July 24, 2019 (Washington, D.C.): A comedic video educating Americans about Sikhs and their turban has gone viral and it has become a sensation on social media. While in recent years America is facing polarized atmosphere, National Sikh Campaign partnered with a Hollywood comedic powerhouse Funny or Die to inject humor in the public conversation while talking about a subject which often makes people uncomfortable. The video has already been watched by a diverse and a young audience close to half a million within 4 weeks of its launch. Every day the number is growing.
The laughter filled video “Diversity Day” features a Sikh director as well as two Sikh actors, Babbu and Sandy Gill, and is set in a modern-day workplace during an HR training addressing discrimination. Audiences have been laughing along as a struggling-to-be-politically-correct moderator addresses a Sikh-American turban wearing man. Their interactions hilariously reveal facts about the Sikh faith and beliefs in a funny and relatable way.
“The Sikh Turban is a symbol of religious and gender equality and worn as a declaration to stand up for injustice for all people. Due to ignorance of this most important feature of Sikhism, Sikhs and their young ones face negative and sometime hostile environment.“ said Anjleen Kaur, Executive Director of the National Sikh Campaign and We Are Sikhs.
She added, “Working together with the phenomenal team at Funny Or Die has been a hilarious adventure in helping eliminate ignorance through educating America’s youth.”
Gurwin Singh Ahuja, Executive Director of NSC, said, “This video has become an overwhelming success and has garnered more than 400,000 views on Facebook, Twitter, and YouTube and it continues to grow each day. The video has also garnered support from high profile American civil rights groups such as the Anti-Defamation League, the Center for American Progress, Rock the Vote, the Woman’s March as well as Sikh Instagram influencers.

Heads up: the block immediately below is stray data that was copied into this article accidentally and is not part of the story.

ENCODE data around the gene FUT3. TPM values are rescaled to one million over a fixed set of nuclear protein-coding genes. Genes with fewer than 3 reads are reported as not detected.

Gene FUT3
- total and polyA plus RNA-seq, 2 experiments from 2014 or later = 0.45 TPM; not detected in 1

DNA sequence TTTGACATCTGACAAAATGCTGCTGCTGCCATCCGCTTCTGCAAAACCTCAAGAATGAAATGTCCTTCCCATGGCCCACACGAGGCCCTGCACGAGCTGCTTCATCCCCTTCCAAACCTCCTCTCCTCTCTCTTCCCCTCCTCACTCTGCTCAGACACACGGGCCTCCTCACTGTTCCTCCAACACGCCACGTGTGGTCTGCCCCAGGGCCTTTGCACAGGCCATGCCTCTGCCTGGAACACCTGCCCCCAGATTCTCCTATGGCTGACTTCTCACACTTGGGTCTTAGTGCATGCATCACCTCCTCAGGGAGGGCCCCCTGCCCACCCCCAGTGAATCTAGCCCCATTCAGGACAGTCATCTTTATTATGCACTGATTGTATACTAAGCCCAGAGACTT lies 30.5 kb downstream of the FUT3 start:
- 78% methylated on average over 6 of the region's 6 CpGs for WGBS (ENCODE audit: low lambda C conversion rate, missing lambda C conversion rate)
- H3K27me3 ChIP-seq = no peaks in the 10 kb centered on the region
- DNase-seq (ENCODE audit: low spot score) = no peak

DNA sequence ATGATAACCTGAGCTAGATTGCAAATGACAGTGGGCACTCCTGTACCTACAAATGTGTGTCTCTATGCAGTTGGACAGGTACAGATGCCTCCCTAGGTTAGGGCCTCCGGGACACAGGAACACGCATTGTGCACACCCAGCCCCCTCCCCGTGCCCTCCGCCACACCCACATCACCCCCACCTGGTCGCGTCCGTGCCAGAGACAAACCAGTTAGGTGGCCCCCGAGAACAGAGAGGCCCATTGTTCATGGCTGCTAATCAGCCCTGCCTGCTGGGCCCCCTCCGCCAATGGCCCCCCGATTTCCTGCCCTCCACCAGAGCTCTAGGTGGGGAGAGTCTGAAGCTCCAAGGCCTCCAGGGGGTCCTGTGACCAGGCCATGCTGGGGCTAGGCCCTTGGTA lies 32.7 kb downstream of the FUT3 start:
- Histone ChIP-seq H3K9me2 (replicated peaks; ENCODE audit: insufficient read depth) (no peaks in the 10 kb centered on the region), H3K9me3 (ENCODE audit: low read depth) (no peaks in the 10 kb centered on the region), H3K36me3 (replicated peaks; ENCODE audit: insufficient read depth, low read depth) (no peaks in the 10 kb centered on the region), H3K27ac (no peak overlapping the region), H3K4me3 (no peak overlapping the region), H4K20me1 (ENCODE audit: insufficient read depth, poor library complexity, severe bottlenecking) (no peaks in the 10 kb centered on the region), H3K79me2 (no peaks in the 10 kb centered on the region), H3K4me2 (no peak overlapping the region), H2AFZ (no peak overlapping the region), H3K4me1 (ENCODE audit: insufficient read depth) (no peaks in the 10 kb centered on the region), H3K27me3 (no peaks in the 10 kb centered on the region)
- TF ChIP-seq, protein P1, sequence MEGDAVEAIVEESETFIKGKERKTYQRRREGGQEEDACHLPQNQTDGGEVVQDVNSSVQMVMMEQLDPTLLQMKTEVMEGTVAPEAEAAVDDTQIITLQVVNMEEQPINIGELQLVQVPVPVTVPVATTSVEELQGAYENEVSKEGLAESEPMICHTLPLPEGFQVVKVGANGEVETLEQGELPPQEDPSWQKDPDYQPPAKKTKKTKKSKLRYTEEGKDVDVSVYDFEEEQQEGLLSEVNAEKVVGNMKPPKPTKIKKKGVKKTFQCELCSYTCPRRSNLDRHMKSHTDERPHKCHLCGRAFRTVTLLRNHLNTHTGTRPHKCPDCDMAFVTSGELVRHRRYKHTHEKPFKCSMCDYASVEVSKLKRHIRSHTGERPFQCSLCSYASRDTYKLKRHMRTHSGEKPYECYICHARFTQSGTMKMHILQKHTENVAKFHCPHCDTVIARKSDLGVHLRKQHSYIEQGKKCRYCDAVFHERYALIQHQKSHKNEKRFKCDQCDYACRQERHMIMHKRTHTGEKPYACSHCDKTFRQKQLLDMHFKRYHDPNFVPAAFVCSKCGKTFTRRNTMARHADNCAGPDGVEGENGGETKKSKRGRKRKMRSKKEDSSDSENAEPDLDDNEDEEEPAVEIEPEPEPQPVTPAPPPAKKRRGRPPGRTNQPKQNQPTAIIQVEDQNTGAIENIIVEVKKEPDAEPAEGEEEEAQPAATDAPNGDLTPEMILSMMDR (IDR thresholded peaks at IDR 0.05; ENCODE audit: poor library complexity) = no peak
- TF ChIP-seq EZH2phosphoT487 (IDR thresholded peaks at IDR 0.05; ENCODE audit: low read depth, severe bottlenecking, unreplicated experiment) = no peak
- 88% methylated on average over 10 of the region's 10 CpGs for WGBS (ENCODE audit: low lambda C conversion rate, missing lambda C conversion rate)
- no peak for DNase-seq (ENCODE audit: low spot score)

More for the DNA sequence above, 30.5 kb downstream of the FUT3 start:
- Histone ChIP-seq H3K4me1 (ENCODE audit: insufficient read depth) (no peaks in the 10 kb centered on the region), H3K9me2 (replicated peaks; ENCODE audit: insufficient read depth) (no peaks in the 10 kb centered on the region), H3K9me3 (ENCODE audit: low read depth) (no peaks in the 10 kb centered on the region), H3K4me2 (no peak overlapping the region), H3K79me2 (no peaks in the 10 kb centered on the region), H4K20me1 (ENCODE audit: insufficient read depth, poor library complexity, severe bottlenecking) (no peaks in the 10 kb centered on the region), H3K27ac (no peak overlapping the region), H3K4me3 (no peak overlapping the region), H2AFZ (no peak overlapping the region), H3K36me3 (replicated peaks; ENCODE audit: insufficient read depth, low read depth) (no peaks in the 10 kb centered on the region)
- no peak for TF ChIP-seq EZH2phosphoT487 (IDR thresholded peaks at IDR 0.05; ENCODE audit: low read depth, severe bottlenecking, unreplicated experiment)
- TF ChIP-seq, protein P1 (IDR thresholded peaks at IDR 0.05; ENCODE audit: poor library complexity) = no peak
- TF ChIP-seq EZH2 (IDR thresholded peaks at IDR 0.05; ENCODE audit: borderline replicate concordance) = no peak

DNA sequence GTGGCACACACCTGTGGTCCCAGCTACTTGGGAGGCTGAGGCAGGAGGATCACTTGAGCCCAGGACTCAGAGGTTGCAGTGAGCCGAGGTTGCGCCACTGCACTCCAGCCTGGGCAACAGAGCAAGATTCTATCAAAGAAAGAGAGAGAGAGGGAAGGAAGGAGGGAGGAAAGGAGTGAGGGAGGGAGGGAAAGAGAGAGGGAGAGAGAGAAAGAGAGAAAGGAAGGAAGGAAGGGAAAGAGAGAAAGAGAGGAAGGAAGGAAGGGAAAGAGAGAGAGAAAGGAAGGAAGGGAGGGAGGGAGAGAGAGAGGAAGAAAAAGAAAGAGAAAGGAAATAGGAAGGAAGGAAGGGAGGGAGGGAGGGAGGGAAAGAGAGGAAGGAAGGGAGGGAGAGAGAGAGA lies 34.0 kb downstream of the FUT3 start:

Even the House of Representative Democrats tweeted official support for the video.
YOUTUBE LINK TO VIDEO, CLICK HERE
FACEBOOK LINK TO THE VIDEO, CLICK HERE
He added, “We are very pleased with the results and this is exactly reaching the right audience especially the millennials and Gen Z. It is critical for us to engage the younger people to help spread the message and help create a better environment for our youth.”
“I was born and raised in a Sikh household with a turban wearing father and like many other first-generation Americans, I felt as though the world didn’t really understand me or my faith,” shared “Diversity Day” Director Hans Sahni. “We purposefully cast male and female Sikhs cast members versus well-known actors for ‘Diversity Day’ as we wanted to portray what everyday life is like for Sikh Americans who are too often victims of harassment and bullying. I feel like this project, and everything the We Are Sikhs campaign is doing, can help today’s young people feel more comfortable, accepted and open in a way that I didn’t get to be.”
Brad Jenkins, Founder of Enfranchisement Productions and former Executive Producer at Funny Or Die and Former Associate Director at the White House, says, “Having made lots of content with Funny Or Die, this is one of my favorites to date. Not only are the engagement and comments way more positive than normal, the video is actually helping to eliminate ignorance through education and even better, with laughs.”
We Are Sikhs initiative is the larger mission of NSC to bring awareness to the Sikh Turban. Other awareness initiatives include a partnership with Ben & Jerry’s, a corporate giant and working with Public Broadcasting Network to launch a series of ads aimed at children, which will air on Sesame Street, Arthur, The Magic School Bus, as well as a series of digital shorts for Millennials and Gen Z.
A majority of American Sikhs experience harassment and the numbers are worse for turbaned Sikh children — where over two-thirds experience bullying. The Sikh Turban represents equality and to stand up for injustice for all people, and We Are Sikhs believes that the antidote to intolerance is education and dialogue.
Turban-tying services boom as young British Sikhs embrace heritage (Asia Samachar, 6 July 2019)